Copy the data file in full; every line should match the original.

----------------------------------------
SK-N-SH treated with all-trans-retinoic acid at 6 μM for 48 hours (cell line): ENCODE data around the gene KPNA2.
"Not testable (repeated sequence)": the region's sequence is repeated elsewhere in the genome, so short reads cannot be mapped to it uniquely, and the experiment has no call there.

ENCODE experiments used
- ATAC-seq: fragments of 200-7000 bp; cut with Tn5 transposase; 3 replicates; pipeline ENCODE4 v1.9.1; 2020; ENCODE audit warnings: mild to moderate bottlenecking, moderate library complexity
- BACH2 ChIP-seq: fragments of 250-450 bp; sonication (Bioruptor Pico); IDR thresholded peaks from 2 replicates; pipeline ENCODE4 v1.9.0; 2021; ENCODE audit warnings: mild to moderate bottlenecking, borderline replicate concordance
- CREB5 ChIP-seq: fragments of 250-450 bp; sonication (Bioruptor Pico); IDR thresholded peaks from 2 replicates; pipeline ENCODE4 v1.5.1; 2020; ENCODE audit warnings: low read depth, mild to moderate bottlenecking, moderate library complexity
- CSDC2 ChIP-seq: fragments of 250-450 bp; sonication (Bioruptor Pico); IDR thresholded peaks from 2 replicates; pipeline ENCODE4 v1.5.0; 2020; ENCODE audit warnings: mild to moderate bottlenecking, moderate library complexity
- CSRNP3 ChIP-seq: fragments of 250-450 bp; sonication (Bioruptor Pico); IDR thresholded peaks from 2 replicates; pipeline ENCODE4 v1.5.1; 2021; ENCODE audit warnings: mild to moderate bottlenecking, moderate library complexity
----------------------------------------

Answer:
SK-N-SH treated with all-trans-retinoic acid at 6 μM for 48 hours (cell line): ENCODE data around the gene KPNA2.
"Not testable (repeated sequence)": the region's sequence is repeated elsewhere in the genome, so short reads cannot be mapped to it uniquely, and the experiment has no call there.

ENCODE experiments used
- ATAC-seq: fragments of 200-7000 bp; cut with Tn5 transposase; 3 replicates; pipeline ENCODE4 v1.9.1; 2020; ENCODE audit warnings: mild to moderate bottlenecking, moderate library complexity
- BACH2 ChIP-seq: fragments of 250-450 bp; sonication (Bioruptor Pico); IDR thresholded peaks from 2 replicates; pipeline ENCODE4 v1.9.0; 2021; ENCODE audit warnings: mild to moderate bottlenecking, borderline replicate concordance
- CREB5 ChIP-seq: fragments of 250-450 bp; sonication (Bioruptor Pico); IDR thresholded peaks from 2 replicates; pipeline ENCODE4 v1.5.1; 2020; ENCODE audit warnings: low read depth, mild to moderate bottlenecking, moderate library complexity
- CSDC2 ChIP-seq: fragments of 250-450 bp; sonication (Bioruptor Pico); IDR thresholded peaks from 2 replicates; pipeline ENCODE4 v1.5.0; 2020; ENCODE audit warnings: mild to moderate bottlenecking, moderate library complexity
- CSRNP3 ChIP-seq: fragments of 250-450 bp; sonication (Bioruptor Pico); IDR thresholded peaks from 2 replicates; pipeline ENCODE4 v1.5.1; 2021; ENCODE audit warnings: mild to moderate bottlenecking, moderate library complexity